As the legal/patent/case law environment surounding GPL2's creation moves further and further into the past, todays environment resembles it less and less. (The speed of change isn't the issue, merely the change)

Therefore, all Documents/Agreements/Social Contracts that have long term (again this is a fuzzy length of time dependent on the strength of the original item) existences eventually crumble.

I refer you to the US Article of Confederation (Pre Constitution), The US Constitution (with it's double digit versions issued by each new amendment), The League of Nations (pre UN), The U.N. (and it's at times questionable relvency in some situations, The Republican Party Platform, The Democratic Party platform, and just about every other well known, well publicised and well argued group/committee authored Document/Agreement/Social Contract.

The GPL3 process is closed! (1, Interesting)

Anonymous Coward | more than 7 years ago | (#16200557)

Why do you think that any sensible suggestion you do will make it into the GPLv3? The process itself is fundamentally closed (you don get to see the communication that goes inside), undemocratic (no vote) and totalitarian thing: the president of the FSF (Richard Stallman) decides alone what goes into the license and what doesnt.

(You might argue that Linux is totalitarian too, but besides the point that it isnt, you can fork Linux if you think you can do better, while you cannot fork the FSF license creation process. That's why it's so scary.)

No, it's not, and you aren't making any sense. (3, Insightful)

mrchaotica (681592) | more than 7 years ago | (#16200713)

(You might argue that Linux is totalitarian too, but besides the point that it isnt, you can fork Linux if you think you can do better, while you cannot fork the FSF license creation process. That's why it's so scary.)

Your analogy makes no sense.

Forking the FSF license creation process is not like forking Linux; it would be like forking the Linux development model, which is equally impossible.

Forking Linux would be like forking the GPL itself, which is not only possible, but trivially easy: all you have to do is re-write it however you like, and rename it (e.g., "ACPL," for "Anonymous Coward's Public License").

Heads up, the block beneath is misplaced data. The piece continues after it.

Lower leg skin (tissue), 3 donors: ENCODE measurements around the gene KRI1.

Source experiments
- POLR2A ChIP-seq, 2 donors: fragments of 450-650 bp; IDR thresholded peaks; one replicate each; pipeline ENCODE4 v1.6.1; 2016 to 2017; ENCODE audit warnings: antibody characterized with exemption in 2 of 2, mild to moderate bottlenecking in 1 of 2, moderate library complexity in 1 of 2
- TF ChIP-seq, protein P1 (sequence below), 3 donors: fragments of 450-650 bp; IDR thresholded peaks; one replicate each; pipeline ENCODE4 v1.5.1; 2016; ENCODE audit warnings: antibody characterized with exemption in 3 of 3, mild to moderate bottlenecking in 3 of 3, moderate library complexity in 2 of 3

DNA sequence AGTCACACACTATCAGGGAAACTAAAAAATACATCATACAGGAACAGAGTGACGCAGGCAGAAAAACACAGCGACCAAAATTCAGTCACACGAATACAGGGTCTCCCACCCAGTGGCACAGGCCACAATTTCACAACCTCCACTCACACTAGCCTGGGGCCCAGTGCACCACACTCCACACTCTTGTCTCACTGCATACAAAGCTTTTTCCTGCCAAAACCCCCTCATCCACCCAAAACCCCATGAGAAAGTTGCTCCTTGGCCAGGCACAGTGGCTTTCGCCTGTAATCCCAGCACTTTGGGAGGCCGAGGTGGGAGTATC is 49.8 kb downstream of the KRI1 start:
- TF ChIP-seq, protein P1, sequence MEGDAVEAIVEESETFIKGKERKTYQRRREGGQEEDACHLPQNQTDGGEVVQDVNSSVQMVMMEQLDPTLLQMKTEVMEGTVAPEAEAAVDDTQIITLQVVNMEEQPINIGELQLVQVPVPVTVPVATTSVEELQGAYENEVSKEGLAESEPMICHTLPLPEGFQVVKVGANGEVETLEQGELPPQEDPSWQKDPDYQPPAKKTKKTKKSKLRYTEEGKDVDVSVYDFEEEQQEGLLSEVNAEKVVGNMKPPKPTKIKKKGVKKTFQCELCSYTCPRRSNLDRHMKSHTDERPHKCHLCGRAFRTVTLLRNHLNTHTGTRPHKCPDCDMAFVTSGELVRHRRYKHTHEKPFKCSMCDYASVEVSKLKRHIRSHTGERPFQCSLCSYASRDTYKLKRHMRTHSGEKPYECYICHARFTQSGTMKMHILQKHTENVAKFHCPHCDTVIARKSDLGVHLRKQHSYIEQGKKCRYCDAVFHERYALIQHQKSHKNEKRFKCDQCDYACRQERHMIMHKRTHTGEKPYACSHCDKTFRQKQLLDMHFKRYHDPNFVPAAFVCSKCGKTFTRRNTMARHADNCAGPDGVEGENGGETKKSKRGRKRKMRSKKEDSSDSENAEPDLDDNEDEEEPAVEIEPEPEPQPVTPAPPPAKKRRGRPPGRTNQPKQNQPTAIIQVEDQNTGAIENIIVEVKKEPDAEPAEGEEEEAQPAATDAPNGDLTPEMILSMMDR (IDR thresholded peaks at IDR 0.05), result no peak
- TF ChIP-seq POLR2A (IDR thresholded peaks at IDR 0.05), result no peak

Re:The GPL3 process is not closed (1, Insightful)

nbannerman (974715) | more than 7 years ago | (#16200583)

The GPLv2 is old and out of date and though it still works today, will start to crumble in a few years.

The rest of your points I'd tend to agree with, but I'm not sure what you mean by the one above.

Considering how Sun and Microsoft have been making a mess of 'open' licences lately, the main reason I can think of for continuing to use v2 is that it is stable. It is a known quantity, and everyone (within certain circles obviously) is aware of what they can do with it. I can't see how time would 'age' a licence really.

Even regular folks like you and me can contribute. (2, Interesting)

hummassa (157160) | more than 7 years ago | (#16200591)

I have actively participated in the debate about the clause 0 defect of the GPLv2 ("that is to say...") and I became satisfied that it is in good shape for the GPLv3.

Number One! (-1, Offtopic)

bzuber (1006007) | more than 7 years ago | (#16200301)

First post, guys. How awesome am I?

Re:Number One! (1)

markild (862998) | more than 7 years ago | (#16200373)

...not very

Re:Number One! (0)

Anonymous Coward | more than 7 years ago | (#16200411)

Not awesome at all as you were actually 4th...

He needs a Time Machine (2, Informative)

neonprimetime (528653) | more than 7 years ago | (#16200313)

FTFA...

For Torvalds, the controversy over the different versions of the GPL is ultimately very simple: If "I can just go back to 1992, when I relicensed Linux under the GPLv2, and ask myself: If I had the choice of licenses back then that I have today (including the GPL3 draft), which one would I have chosen? And the answer simply isn't the GPLv3. It might have been the Open Software License, though. But, most likely, it would still be the GPLv2."

No he doesn't... (1)

mrchaotica (681592) | more than 7 years ago | (#16200755)

...because he just said he would have chosen the same thing anyway (read the last sentence of your quote).

See, that's what I don't understand: why is Linus complaining? The kernel is licensed "v.2 only" anyway, so what the FSF does should be irrelevant to him!

maybe... (1)

everphilski (877346) | more than 7 years ago | (#16200817)

you should read the article and see his concerns with respect to the Apache license.

Re:maybe... (1)

mrchaotica (681592) | more than 7 years ago | (#16201071)

You're referring to this, right?

"But if you actually look behind all the nice words, it's just a polite way of saying, 'We want to hijack the code of those projects that use the Apache license, too, and turn that code into GPLv3. Because the definition of 'compatible with the GPLv3' is strictly one-way compatibility. You can convert Apache-licensed projects into the GPLv3, but not the other way. Doesn't sound quite as much as a "Kumbaya" moment any more when you put it that way, now, does it?"